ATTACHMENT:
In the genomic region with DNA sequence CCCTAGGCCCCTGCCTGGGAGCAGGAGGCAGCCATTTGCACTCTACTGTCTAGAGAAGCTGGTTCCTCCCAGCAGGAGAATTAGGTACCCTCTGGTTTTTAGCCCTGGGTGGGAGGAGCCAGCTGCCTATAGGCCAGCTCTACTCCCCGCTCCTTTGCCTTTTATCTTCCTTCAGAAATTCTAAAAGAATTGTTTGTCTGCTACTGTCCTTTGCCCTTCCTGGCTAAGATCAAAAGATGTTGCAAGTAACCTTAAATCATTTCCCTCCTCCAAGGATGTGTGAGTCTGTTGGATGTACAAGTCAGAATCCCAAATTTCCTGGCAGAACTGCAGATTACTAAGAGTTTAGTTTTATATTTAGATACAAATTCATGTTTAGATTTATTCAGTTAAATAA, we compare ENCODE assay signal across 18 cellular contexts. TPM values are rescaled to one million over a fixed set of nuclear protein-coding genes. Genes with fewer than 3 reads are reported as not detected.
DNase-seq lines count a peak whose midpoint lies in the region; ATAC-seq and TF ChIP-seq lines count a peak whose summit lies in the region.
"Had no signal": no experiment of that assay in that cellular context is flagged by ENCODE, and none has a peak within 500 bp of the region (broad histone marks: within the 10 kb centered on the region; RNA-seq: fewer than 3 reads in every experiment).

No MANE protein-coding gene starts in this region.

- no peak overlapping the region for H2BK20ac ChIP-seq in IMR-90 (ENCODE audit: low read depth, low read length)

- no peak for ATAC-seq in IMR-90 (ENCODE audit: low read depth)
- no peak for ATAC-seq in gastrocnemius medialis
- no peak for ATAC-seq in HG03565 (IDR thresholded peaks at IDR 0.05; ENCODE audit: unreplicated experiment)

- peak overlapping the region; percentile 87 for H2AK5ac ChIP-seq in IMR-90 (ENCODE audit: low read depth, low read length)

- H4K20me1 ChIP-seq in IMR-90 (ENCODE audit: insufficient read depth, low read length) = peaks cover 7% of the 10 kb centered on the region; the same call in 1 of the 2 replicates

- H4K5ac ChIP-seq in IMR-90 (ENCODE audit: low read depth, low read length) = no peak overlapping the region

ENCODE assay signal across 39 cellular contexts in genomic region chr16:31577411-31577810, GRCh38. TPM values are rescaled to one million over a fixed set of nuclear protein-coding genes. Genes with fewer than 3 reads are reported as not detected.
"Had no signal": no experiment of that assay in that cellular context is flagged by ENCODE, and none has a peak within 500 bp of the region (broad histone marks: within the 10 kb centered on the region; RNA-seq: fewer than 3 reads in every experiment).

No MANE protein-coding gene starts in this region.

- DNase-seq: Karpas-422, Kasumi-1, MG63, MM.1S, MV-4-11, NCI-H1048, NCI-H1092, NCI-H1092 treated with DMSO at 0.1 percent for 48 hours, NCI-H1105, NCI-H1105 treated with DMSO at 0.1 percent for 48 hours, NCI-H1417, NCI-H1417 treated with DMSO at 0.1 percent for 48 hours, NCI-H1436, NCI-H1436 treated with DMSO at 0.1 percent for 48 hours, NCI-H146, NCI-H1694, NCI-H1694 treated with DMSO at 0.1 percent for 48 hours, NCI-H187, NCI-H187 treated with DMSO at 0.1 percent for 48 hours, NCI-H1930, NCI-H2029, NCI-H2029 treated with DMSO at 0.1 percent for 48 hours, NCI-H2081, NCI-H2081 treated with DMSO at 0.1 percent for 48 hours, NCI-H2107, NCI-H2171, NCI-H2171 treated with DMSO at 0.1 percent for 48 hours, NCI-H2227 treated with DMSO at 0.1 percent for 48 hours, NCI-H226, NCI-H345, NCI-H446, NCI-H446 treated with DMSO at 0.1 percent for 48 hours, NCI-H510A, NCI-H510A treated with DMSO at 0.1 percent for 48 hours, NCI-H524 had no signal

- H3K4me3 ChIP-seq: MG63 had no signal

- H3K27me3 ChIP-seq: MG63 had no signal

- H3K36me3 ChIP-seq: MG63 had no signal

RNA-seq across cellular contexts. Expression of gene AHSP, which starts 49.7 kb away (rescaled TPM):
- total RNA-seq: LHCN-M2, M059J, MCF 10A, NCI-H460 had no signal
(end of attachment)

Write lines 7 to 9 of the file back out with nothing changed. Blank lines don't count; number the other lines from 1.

- no peak for ATAC-seq in gastrocnemius medialis
- no peak for ATAC-seq in HG03565 (IDR thresholded peaks at IDR 0.05; ENCODE audit: unreplicated experiment)

- peak overlapping the region; percentile 87 for H2AK5ac ChIP-seq in IMR-90 (ENCODE audit: low read depth, low read length)